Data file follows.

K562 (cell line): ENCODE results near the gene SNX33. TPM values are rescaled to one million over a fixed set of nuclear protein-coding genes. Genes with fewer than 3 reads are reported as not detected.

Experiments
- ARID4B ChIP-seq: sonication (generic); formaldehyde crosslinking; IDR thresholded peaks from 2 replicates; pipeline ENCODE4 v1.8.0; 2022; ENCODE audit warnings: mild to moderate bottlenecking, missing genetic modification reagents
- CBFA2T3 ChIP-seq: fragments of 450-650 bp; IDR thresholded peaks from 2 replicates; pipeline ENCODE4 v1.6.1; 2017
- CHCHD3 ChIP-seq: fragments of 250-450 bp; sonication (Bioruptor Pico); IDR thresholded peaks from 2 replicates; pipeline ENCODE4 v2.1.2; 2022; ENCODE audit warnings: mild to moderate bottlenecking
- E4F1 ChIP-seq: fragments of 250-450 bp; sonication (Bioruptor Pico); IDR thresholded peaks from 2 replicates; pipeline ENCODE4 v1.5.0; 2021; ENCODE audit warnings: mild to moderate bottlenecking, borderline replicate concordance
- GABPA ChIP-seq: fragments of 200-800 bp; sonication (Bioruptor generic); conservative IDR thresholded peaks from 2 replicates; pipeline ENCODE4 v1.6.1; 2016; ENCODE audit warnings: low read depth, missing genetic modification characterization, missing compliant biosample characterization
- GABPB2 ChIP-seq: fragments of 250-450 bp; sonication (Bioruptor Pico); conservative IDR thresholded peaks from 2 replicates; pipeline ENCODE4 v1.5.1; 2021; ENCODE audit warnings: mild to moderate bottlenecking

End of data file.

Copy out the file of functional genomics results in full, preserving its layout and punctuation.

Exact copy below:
K562 (cell line): ENCODE results near the gene SNX33. TPM values are rescaled to one million over a fixed set of nuclear protein-coding genes. Genes with fewer than 3 reads are reported as not detected.

Experiments
- ARID4B ChIP-seq: sonication (generic); formaldehyde crosslinking; IDR thresholded peaks from 2 replicates; pipeline ENCODE4 v1.8.0; 2022; ENCODE audit warnings: mild to moderate bottlenecking, missing genetic modification reagents
- CBFA2T3 ChIP-seq: fragments of 450-650 bp; IDR thresholded peaks from 2 replicates; pipeline ENCODE4 v1.6.1; 2017
- CHCHD3 ChIP-seq: fragments of 250-450 bp; sonication (Bioruptor Pico); IDR thresholded peaks from 2 replicates; pipeline ENCODE4 v2.1.2; 2022; ENCODE audit warnings: mild to moderate bottlenecking
- E4F1 ChIP-seq: fragments of 250-450 bp; sonication (Bioruptor Pico); IDR thresholded peaks from 2 replicates; pipeline ENCODE4 v1.5.0; 2021; ENCODE audit warnings: mild to moderate bottlenecking, borderline replicate concordance
- GABPA ChIP-seq: fragments of 200-800 bp; sonication (Bioruptor generic); conservative IDR thresholded peaks from 2 replicates; pipeline ENCODE4 v1.6.1; 2016; ENCODE audit warnings: low read depth, missing genetic modification characterization, missing compliant biosample characterization
- GABPB2 ChIP-seq: fragments of 250-450 bp; sonication (Bioruptor Pico); conservative IDR thresholded peaks from 2 replicates; pipeline ENCODE4 v1.5.1; 2021; ENCODE audit warnings: mild to moderate bottlenecking